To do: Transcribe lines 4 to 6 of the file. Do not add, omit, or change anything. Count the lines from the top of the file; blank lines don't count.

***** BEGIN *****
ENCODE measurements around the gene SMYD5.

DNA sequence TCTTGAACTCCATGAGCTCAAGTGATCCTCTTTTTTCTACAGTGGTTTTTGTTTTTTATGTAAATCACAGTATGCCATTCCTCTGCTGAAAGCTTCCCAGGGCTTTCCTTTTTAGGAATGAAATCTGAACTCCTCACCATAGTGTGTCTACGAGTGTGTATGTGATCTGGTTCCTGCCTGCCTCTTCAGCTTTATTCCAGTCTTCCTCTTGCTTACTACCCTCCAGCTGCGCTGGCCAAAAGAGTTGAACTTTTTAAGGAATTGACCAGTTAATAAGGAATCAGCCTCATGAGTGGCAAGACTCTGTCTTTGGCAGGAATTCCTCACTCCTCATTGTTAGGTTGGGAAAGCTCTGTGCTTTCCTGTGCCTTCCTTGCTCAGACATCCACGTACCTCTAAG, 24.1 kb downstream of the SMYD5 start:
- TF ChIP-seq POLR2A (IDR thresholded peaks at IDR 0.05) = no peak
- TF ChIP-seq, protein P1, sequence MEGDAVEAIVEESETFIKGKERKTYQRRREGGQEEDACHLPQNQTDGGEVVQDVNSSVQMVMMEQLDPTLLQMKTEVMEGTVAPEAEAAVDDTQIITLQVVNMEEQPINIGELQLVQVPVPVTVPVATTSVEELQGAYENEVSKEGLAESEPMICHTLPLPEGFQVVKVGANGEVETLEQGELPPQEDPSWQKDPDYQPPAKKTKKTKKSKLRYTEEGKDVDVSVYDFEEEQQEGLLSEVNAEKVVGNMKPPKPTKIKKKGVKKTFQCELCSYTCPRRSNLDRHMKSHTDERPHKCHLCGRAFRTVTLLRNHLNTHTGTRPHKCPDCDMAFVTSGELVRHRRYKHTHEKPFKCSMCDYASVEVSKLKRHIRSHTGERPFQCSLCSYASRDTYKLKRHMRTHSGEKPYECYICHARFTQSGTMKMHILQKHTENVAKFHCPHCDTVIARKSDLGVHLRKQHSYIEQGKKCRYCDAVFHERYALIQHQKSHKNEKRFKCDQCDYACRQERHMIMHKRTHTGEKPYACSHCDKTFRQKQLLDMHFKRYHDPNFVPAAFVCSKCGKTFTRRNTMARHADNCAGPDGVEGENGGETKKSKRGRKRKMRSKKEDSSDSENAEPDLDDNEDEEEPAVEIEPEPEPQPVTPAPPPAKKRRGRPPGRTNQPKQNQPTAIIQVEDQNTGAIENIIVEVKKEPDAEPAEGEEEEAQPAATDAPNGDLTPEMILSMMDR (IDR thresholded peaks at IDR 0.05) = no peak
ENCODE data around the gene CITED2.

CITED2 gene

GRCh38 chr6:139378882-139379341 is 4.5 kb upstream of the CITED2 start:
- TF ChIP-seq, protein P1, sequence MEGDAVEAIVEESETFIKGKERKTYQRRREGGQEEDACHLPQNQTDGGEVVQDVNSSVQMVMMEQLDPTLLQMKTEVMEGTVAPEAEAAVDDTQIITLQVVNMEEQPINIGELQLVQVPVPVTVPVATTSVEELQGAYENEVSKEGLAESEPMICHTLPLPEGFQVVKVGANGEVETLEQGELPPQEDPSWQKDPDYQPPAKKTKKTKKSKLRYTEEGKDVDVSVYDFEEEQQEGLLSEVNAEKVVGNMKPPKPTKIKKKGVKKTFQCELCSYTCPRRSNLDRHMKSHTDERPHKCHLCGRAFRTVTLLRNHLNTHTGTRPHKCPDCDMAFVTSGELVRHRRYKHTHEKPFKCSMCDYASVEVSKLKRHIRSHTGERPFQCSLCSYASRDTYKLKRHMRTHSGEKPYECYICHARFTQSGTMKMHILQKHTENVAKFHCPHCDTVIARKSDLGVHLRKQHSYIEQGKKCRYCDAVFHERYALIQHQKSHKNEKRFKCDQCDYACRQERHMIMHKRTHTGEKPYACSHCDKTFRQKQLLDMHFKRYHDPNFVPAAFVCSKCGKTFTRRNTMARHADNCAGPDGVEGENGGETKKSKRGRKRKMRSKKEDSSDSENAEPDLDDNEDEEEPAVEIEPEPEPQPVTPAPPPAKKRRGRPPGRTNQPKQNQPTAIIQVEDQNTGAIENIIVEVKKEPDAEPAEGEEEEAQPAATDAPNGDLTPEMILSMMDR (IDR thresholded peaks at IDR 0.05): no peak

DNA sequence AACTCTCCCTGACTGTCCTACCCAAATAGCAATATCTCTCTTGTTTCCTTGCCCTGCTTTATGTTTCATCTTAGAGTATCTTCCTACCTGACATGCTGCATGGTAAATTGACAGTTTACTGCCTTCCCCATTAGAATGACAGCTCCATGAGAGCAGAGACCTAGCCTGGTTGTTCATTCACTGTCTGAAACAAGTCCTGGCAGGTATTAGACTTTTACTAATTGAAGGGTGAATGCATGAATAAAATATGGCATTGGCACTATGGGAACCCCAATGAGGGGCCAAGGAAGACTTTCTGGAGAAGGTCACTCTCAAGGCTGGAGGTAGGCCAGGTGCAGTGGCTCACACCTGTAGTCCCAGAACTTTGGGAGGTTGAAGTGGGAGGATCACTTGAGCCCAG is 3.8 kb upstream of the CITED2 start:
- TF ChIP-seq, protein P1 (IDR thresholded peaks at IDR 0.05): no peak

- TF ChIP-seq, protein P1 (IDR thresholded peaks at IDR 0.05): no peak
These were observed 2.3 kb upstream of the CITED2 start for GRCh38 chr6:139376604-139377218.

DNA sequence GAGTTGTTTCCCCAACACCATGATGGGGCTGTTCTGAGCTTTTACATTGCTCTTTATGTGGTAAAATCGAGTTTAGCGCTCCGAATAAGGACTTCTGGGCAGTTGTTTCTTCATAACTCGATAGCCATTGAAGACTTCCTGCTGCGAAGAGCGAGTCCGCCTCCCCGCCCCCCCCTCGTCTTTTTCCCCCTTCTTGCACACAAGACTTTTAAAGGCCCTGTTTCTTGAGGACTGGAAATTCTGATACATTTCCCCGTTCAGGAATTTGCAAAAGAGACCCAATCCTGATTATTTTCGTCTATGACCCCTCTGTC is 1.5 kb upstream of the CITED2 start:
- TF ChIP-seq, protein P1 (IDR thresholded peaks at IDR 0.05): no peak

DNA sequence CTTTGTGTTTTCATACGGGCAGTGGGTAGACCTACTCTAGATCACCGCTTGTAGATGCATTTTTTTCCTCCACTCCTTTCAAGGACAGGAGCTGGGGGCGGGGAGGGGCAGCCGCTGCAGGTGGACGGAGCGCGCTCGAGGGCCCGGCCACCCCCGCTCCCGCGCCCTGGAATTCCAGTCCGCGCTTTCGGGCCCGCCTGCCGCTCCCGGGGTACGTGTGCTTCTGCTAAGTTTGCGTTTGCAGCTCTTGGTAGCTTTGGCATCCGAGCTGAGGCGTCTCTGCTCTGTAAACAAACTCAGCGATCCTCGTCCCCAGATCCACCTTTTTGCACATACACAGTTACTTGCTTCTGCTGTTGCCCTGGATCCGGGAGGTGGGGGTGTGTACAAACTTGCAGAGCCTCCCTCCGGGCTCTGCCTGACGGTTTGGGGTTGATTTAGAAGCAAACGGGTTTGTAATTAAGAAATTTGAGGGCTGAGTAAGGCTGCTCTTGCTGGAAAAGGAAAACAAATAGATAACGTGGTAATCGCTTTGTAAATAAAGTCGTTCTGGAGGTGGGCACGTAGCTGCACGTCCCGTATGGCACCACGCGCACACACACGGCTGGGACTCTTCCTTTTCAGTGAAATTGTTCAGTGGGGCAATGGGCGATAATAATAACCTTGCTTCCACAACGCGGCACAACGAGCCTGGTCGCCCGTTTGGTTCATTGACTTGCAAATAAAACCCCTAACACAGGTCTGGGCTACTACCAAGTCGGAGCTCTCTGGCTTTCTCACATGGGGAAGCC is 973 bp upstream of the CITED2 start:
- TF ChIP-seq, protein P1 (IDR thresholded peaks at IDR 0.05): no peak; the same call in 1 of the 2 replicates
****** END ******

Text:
- TF ChIP-seq, protein P1, sequence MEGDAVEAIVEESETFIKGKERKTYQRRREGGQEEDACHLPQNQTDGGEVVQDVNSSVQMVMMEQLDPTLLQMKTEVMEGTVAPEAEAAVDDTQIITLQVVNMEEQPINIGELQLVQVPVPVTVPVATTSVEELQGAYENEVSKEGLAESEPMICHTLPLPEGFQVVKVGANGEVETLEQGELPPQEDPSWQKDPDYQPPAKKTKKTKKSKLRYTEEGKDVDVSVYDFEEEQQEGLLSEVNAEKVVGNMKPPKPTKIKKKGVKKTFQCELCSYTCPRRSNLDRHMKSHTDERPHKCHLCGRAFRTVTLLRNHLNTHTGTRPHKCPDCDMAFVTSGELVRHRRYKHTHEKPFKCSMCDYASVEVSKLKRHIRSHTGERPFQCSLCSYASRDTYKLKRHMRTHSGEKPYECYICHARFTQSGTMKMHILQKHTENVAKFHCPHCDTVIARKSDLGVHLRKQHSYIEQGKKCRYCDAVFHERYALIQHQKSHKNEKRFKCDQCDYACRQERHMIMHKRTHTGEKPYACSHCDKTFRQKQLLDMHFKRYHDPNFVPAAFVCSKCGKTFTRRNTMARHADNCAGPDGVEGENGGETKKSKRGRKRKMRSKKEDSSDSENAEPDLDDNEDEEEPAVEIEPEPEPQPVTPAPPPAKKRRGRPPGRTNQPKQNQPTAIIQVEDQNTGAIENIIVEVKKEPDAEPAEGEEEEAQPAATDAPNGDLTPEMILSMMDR (IDR thresholded peaks at IDR 0.05) = no peak
ENCODE data around the gene CITED2.

CITED2 gene